The New York Yankees and Seattle Mariners came into the 2000 ALCS with very different histories. The Yankees were the most decorated franchise in all of professional sports, and the two-time defending World Series champions to boots. The Mariners were a team whose very existence was still less than 25 years old. They had never even made the World Series, much less won it. And they had only reached the ALCS once before this. These two teams, coming from such different paths, played a good American League Championship Series in October of 2000, with the Yanks successfully continuing their march for a three-peat.
You can read more about the paths New York and Seattle took to reach the postseason, the key players who led the way, and their victories in the Division Series round, at the links below. This article will focus squarely on the games of the 2000 ALCS.
The ALCS opened on a Tuesday night in the Bronx. New York, their rotation off schedule after a grueling five-game Division Series with Oakland, gave the Game 1 start to Denny Neagle. Seattle, fresh off a sweep of Chicago, handed the ball to reliable Freddy Garcia.
Both pitchers performed well. Neagle pitched around a couple of first-inning walks by getting a double play ball. Garcia got his own double-play ball to escape a tight spot in the third inning. We were still scoreless when the game reached the fifth. That’s when the Mariners did some two-out damage.
Mark McLemore got the first hit of the game for Seattle, a double to left. Neagle’s no-hitter was gone, and his shutout went by the boards when Rickey Henderson delivered an RBI single. One inning later, Alex Rodriguez, then a rising star with the Mariners, homered.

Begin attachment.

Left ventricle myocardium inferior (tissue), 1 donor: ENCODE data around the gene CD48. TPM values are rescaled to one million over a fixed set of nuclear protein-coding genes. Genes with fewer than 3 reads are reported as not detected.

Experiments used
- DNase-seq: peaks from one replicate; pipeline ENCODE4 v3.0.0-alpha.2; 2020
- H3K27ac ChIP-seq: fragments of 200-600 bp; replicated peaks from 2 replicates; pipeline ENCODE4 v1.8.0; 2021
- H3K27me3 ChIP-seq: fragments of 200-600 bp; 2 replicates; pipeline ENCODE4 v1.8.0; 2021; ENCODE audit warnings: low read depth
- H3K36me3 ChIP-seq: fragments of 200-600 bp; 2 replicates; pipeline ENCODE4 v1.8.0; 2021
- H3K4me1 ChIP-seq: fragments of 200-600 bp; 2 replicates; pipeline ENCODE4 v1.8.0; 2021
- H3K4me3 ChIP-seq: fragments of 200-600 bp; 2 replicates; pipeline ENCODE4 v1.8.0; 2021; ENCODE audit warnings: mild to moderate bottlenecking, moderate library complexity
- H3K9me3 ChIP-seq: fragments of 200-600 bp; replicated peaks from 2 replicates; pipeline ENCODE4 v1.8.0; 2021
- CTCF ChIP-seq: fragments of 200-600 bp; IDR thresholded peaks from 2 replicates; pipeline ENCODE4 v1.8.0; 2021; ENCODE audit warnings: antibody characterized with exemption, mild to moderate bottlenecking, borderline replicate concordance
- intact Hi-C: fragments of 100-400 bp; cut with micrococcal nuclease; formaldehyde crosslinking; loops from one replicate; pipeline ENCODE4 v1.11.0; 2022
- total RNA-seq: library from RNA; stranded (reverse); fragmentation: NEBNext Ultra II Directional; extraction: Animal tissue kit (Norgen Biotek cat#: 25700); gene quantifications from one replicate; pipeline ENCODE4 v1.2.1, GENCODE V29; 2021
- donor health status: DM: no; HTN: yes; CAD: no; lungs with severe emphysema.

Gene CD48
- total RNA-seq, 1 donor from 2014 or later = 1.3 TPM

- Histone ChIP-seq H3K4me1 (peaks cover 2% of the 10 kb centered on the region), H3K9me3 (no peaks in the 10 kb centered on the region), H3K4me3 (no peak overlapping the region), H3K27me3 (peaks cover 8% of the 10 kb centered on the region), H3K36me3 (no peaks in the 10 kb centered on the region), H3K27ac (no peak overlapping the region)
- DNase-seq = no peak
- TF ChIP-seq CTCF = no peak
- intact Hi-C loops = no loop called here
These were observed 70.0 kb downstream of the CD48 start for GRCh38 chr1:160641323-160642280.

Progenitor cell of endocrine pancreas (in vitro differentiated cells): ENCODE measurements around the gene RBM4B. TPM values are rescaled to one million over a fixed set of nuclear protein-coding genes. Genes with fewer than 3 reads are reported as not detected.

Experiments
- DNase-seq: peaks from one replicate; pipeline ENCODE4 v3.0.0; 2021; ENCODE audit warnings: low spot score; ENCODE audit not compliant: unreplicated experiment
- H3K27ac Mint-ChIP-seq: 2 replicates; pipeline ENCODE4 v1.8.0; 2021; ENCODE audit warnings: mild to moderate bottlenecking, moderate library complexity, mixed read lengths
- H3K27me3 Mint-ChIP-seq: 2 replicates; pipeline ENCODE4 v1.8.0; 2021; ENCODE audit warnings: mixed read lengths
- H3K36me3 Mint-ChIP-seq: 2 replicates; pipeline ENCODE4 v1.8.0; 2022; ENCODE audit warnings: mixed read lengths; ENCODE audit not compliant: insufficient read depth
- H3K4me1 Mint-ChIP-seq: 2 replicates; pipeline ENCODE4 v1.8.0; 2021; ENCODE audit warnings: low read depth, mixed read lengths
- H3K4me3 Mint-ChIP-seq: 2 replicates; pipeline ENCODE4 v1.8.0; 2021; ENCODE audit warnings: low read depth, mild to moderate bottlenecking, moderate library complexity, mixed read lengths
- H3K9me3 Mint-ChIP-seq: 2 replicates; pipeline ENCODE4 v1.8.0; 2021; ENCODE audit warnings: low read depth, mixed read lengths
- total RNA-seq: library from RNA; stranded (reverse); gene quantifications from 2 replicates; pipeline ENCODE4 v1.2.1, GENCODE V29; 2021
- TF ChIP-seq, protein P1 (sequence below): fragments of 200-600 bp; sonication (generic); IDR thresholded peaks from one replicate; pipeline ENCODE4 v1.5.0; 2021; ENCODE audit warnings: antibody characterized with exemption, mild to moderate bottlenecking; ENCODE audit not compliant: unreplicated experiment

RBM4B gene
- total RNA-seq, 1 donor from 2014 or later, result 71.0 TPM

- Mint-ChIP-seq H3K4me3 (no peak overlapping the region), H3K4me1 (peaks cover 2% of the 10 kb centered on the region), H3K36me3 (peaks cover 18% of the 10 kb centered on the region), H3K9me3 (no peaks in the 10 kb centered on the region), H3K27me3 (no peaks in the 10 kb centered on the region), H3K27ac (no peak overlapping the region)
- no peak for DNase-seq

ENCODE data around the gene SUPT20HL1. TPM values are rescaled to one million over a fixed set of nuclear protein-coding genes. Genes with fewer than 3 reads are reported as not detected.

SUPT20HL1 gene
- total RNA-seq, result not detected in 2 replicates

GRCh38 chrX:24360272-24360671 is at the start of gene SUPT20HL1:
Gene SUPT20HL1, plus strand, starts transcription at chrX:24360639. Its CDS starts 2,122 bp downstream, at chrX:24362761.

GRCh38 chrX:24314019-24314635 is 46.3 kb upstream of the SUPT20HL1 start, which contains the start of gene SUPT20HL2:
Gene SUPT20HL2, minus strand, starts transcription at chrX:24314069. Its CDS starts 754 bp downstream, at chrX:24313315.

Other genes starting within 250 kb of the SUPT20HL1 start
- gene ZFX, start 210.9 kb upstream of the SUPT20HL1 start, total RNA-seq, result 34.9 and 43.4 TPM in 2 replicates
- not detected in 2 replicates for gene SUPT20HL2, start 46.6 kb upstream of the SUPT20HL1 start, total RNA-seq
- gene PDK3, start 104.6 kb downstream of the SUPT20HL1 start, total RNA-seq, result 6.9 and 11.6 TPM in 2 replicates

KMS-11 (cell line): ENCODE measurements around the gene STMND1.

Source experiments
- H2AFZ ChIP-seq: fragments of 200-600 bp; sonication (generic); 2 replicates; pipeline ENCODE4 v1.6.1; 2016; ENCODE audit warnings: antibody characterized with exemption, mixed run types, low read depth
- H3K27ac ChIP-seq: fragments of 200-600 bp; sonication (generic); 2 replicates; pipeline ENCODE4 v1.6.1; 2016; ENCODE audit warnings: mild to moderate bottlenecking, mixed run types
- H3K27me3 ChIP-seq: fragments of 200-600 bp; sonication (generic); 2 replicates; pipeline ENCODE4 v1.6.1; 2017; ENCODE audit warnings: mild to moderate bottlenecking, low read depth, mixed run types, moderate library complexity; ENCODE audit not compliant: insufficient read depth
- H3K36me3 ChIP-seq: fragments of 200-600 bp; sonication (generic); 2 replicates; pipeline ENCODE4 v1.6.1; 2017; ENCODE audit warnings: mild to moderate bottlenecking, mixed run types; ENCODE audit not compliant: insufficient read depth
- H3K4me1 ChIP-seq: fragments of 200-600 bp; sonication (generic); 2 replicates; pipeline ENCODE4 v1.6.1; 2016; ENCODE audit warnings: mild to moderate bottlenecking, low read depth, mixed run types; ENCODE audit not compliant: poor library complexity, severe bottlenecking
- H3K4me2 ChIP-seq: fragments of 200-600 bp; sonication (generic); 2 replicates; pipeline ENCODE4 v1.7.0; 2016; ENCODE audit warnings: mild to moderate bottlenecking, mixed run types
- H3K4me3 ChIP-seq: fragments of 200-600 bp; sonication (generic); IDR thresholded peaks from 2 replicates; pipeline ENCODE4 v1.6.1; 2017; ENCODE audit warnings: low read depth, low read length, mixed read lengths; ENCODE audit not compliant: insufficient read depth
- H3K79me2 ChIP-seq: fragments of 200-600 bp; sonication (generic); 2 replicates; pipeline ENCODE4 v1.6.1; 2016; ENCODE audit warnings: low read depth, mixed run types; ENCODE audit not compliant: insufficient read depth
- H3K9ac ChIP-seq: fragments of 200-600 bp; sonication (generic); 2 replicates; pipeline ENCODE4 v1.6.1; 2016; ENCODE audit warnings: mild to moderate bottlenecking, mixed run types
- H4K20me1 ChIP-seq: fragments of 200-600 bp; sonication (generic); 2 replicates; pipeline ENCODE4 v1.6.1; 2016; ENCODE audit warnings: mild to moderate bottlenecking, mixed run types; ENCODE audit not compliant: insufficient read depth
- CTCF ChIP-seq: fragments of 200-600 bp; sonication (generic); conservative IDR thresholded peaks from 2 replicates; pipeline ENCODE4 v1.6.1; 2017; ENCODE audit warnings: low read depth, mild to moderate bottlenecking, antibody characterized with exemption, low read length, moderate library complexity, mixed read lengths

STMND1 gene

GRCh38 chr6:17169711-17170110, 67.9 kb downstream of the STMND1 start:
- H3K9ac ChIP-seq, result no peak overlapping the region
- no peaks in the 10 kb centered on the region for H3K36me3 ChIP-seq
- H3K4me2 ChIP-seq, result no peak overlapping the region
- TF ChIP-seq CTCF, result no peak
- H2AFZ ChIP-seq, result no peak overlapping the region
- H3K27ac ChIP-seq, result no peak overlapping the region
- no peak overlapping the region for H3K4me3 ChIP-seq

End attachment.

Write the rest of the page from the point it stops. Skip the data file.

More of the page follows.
Garcia pitched into the seventh inning, allowing just three hits. The game overall had only 11 hits and eight of them were singles. The 2-0 Seattle lead was still holding in the bottom of the ninth. Mariner closer Kazuhiro “Kaz” Sasaki came out of the bullpen. Bernie Williams hit a leadoff single, and Tino Martinez delivered a one-out base hit. The Yankees had a couple shots to win the game with one swing. But Kaz got Jorge Posada and Luis Sojo to fly out. Seattle had grabbed a road win.
Game 2 was a late afternoon start on Wednesday. New York would turn to the ever-reliable Orlando “El Duque” Hernandez, who faced off with John Halama.
The Yankees quickly loaded up the bases on Halama in the first, thanks to two walks and an error. With nobody out, Williams had the chance to do some real damage. But he bounced into a home-to-first double play and the Mariners escaped the inning.
El Duque did some escape work of his own in the top of the second. With runners on second and third and one out, he snared a line drive hit back at him, and then doubled the runner off second. But in the top of the third inning, Seattle broke through. Just like last night, everything started with two outs. Mike Cameron walked, stole second and scored on a base hit by Stan Javier.
It was early, but there was definitely some pressure on New York. El Duque settled in and didn’t allow any more runs, as he worked eight strong innings. But Halama continued the Seattle pattern of putting up zeroes. We reached the bottom of the eighth with the score still 1-0 and the Yanks in danger of falling into a big series hole.
David Justice responded with a leadoff double in the eighth against Mariner reliever Arthur Rhodes. Williams promptly followed with a single that tied the game. Martinez and Posada both singled. The Yanks now had the lead and they had Mariano Rivera coming out of the bullpen for the ninth. But they kept adding on. Paul O’Neill picked up an RBI with a sac fly. Sojo singled. Jose Vizcaino doubled. Chuck Knoblauch singled. The lead was up to 5-1. Derek Jeter homered.
By the time the inning was over, it was 7-1. Rivera still came out of the pen, but now it just to get some work and stay sharp going into the travel day. New York had evened up this 2000 ALCS.